Mediation isn’t the only opportunity to settle your case short of a trial though most consider it to be one of the best settlement opportunities because all of the decision-makers are present and focusing on one lawsuit for that one day.
What Skills Will My Lawyer Use At Mediation vs. Trial?
Although dispute resolution in mediation can result in tense discussions and put pressure on the parties present, lawyers will likely not use the same tactics or styles they would tend to use at a trial.
At a trial, lawyers are attempting to make their case based on the evidence put before the judge and/or jury and legal arguments and their interpretation of the facts. It is an adversarial process where they may attack and attempt to discredit the opposing party’s case.
Mediation, while still competitive and often intense, requires a degree of flexibility, cooperation and compromise. In mediation, counsel will still be representing their client’s interests; however, they will highlight the ways their opponent’s case could go wrong at trial and how settlement (on terms favourable to their client) would be in their best interest. Knowing that the case could still go to trial, counsel will also likely use techniques to try to draw out information for future use from the other parties while withholding some information themselves.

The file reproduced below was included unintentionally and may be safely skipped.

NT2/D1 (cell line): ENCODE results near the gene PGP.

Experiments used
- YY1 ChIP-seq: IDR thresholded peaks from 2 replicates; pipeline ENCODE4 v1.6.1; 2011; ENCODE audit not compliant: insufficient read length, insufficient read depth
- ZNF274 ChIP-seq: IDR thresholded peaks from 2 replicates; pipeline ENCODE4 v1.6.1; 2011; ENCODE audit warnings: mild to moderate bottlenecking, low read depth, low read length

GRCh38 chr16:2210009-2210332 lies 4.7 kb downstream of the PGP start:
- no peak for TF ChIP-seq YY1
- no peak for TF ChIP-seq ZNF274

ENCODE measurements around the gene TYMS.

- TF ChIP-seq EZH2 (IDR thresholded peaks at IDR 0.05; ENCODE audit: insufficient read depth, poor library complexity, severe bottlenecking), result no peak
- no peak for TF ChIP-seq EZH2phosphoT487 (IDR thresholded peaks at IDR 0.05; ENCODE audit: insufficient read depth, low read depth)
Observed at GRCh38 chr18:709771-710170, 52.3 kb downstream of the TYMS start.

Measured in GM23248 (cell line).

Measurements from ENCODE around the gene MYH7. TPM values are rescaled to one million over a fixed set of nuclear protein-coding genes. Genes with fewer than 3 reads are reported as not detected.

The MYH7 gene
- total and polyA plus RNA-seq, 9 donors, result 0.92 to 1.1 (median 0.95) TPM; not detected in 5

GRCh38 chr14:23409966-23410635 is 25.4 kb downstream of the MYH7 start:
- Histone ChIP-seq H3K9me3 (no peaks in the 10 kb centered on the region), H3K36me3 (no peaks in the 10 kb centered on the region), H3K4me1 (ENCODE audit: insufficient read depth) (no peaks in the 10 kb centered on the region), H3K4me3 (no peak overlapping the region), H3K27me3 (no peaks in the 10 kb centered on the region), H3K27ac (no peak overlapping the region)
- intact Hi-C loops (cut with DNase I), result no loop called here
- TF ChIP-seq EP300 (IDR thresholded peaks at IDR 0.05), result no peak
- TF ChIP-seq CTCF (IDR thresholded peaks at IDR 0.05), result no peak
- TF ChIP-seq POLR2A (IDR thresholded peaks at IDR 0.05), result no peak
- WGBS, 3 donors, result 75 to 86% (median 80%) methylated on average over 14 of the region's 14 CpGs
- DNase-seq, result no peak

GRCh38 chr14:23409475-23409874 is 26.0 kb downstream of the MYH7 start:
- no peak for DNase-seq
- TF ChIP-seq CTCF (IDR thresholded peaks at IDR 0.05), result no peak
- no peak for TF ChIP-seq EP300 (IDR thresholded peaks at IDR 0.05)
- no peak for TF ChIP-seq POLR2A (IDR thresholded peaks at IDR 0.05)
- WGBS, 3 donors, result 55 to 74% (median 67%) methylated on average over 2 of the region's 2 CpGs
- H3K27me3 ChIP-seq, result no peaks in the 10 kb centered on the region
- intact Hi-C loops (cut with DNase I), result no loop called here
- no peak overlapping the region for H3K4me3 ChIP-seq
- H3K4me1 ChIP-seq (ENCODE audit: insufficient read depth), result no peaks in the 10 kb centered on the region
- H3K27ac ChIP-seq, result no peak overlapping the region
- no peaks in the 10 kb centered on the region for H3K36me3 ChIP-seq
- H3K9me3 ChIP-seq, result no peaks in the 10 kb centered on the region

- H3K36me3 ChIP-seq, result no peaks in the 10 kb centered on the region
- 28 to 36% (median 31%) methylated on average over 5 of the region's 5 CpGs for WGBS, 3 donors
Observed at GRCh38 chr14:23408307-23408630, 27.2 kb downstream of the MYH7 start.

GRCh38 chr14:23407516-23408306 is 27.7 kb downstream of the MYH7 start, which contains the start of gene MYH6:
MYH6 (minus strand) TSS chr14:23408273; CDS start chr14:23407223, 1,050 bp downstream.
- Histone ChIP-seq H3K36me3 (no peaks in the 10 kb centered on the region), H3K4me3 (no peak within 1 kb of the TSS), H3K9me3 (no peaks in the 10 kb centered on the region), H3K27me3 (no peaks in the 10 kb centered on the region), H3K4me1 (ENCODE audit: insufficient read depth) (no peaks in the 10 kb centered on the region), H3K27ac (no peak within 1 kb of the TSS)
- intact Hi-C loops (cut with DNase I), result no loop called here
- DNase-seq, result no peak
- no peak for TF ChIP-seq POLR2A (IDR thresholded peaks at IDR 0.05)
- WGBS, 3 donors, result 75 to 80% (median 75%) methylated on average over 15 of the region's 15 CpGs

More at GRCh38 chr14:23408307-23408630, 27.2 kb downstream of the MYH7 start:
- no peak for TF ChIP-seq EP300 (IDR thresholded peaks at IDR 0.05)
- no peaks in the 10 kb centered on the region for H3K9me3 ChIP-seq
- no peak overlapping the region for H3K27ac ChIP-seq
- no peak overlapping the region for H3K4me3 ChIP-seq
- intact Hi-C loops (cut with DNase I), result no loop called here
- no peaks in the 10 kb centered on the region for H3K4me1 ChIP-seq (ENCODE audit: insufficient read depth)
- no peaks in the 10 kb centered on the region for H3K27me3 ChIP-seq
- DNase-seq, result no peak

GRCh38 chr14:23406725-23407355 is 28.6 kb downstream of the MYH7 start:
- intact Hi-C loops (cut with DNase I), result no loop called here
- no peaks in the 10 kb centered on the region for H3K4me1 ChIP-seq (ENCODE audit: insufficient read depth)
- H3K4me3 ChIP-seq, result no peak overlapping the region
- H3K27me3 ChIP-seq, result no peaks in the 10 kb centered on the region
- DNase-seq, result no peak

The Mediator’s Role
The mediator not only facilitates an information exchange and negotiation between the parties but also uses a special skillset to “read” the room and gauge whether there may be blockages that are frustrating a settlement. The mediator will not pass judgment on the case or its facts but may ask questions which prompt each side to re-evaluate their positions in the interest of finding room for movement towards a mutually acceptable settlement agreement.
The Plaintiff’s Role at Mediation